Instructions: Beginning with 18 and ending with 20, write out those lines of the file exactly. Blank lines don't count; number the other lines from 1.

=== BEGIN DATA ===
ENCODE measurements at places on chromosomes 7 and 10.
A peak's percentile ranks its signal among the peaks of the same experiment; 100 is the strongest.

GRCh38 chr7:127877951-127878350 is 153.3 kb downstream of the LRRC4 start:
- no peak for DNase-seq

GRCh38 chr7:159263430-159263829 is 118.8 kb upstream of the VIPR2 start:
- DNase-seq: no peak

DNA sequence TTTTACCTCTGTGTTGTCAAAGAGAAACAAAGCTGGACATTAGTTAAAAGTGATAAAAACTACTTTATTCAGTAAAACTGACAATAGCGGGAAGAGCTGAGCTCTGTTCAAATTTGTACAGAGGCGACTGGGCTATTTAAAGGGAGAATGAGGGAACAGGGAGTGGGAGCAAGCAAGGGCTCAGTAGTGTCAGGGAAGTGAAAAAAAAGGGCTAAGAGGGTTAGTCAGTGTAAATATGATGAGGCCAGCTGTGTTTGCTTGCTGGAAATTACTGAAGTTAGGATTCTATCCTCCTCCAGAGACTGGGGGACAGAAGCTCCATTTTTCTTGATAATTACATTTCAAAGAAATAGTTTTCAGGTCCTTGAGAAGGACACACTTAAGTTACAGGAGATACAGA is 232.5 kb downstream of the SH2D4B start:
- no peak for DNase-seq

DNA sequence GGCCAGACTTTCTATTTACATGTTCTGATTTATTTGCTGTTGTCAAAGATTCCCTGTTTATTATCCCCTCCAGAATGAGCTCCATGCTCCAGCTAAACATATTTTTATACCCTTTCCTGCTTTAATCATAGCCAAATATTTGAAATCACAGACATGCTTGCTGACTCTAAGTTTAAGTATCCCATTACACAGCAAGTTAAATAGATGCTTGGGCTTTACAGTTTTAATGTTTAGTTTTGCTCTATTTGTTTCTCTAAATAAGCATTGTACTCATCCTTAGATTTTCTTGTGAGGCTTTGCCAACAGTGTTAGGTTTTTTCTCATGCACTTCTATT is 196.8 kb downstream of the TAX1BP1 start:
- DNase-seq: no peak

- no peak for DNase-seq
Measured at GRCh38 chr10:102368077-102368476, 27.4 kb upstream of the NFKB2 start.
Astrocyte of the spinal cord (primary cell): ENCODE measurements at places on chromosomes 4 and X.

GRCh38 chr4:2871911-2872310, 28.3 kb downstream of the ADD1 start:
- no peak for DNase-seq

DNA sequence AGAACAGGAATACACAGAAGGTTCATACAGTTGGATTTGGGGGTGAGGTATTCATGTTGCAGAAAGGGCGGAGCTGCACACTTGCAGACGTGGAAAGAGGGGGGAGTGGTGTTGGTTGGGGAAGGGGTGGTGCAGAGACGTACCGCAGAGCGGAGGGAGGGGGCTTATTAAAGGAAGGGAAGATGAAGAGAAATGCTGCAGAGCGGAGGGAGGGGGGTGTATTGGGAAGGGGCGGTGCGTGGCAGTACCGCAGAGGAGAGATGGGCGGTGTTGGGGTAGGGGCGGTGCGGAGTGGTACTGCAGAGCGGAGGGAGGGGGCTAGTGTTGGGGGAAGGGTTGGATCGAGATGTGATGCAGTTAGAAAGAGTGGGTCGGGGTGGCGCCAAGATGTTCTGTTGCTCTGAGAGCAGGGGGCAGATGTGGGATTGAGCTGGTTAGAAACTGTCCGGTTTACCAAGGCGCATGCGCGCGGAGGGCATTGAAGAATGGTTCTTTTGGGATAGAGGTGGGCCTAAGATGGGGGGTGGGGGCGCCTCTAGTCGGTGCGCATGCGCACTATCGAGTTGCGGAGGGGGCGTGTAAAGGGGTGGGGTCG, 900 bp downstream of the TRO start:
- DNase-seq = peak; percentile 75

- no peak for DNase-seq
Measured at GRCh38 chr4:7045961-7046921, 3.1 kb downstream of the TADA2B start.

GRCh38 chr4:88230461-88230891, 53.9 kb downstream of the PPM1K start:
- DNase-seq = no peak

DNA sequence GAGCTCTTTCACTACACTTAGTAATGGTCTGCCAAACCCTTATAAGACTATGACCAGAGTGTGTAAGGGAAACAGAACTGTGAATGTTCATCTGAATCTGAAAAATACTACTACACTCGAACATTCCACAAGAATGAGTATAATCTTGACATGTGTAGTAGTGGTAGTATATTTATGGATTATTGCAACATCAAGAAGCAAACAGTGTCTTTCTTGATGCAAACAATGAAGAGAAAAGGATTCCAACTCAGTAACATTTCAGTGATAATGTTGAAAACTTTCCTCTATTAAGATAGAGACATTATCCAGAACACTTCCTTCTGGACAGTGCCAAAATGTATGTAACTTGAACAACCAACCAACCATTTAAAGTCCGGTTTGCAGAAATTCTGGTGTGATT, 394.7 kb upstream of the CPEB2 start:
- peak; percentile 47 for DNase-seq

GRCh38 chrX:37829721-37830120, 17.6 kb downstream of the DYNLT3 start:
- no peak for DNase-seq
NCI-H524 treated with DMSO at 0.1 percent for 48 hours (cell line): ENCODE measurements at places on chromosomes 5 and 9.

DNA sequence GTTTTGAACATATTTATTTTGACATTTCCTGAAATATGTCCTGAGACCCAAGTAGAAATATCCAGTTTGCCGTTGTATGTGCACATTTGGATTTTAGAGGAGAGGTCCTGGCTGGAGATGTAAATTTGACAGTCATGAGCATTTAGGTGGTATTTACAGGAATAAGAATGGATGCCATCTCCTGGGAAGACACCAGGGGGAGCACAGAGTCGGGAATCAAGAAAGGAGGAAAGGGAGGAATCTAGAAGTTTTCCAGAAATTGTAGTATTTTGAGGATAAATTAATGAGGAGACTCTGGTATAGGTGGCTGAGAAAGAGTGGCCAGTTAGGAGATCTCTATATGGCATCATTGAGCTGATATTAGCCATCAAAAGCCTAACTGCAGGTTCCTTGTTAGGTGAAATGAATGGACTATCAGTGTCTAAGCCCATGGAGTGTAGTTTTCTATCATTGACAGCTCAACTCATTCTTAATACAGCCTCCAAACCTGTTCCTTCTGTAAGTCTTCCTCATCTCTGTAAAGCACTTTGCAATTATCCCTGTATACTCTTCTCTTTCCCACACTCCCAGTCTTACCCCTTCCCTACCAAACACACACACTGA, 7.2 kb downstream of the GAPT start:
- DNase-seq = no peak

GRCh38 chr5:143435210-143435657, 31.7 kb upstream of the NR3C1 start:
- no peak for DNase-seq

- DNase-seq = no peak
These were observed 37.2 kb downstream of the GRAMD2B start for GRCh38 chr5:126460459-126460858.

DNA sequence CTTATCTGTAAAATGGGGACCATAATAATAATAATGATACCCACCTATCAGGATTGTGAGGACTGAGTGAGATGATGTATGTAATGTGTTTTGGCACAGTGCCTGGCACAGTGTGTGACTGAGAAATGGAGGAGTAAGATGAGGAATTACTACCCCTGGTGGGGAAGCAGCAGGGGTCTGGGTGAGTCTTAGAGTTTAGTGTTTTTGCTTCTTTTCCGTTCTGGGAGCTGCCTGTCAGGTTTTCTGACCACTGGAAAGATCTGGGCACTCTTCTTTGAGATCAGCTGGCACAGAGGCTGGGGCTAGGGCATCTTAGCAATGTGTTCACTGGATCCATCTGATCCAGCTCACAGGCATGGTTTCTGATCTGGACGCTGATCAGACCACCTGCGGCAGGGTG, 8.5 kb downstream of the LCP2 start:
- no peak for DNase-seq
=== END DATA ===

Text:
- no peak for DNase-seq
Measured at GRCh38 chr4:7045961-7046921, 3.1 kb downstream of the TADA2B start.

GRCh38 chr4:88230461-88230891, 53.9 kb downstream of the PPM1K start: